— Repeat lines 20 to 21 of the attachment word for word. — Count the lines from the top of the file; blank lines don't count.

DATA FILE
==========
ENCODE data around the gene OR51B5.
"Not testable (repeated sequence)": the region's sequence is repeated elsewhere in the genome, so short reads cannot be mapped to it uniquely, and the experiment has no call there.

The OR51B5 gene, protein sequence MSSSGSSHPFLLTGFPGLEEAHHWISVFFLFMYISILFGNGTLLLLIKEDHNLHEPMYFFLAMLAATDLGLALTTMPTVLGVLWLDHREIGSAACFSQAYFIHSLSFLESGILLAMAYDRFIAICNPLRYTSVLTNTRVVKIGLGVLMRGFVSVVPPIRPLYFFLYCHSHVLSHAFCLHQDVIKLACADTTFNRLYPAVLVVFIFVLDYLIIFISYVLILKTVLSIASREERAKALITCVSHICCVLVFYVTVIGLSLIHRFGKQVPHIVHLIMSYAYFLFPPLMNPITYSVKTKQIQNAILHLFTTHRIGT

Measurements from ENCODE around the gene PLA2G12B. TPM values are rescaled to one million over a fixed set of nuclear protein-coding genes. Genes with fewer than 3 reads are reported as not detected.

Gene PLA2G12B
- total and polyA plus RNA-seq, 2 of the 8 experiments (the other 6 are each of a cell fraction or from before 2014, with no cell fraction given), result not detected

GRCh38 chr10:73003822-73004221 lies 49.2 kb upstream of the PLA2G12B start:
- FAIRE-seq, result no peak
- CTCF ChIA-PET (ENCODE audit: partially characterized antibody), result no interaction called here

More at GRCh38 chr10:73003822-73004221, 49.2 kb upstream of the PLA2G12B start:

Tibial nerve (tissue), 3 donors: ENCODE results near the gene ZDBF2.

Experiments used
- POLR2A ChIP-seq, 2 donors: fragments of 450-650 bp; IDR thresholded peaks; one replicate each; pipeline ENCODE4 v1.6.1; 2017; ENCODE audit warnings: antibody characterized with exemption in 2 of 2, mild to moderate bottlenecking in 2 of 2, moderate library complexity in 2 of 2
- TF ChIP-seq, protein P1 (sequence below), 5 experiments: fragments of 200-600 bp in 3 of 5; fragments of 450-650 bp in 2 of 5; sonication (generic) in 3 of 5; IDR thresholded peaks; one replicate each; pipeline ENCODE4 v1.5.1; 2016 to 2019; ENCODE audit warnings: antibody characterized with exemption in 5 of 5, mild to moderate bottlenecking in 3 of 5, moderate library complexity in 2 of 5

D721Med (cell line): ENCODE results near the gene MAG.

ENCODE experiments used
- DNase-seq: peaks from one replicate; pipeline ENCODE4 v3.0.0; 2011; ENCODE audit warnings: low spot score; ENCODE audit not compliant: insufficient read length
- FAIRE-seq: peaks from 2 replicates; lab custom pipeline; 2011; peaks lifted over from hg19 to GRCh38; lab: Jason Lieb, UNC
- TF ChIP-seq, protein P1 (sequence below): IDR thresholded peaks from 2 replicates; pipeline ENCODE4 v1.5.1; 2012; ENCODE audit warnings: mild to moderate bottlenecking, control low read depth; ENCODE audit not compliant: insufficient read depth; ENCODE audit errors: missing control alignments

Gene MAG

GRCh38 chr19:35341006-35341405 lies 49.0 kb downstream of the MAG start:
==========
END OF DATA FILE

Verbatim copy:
Gene MAG

GRCh38 chr19:35341006-35341405 lies 49.0 kb downstream of the MAG start: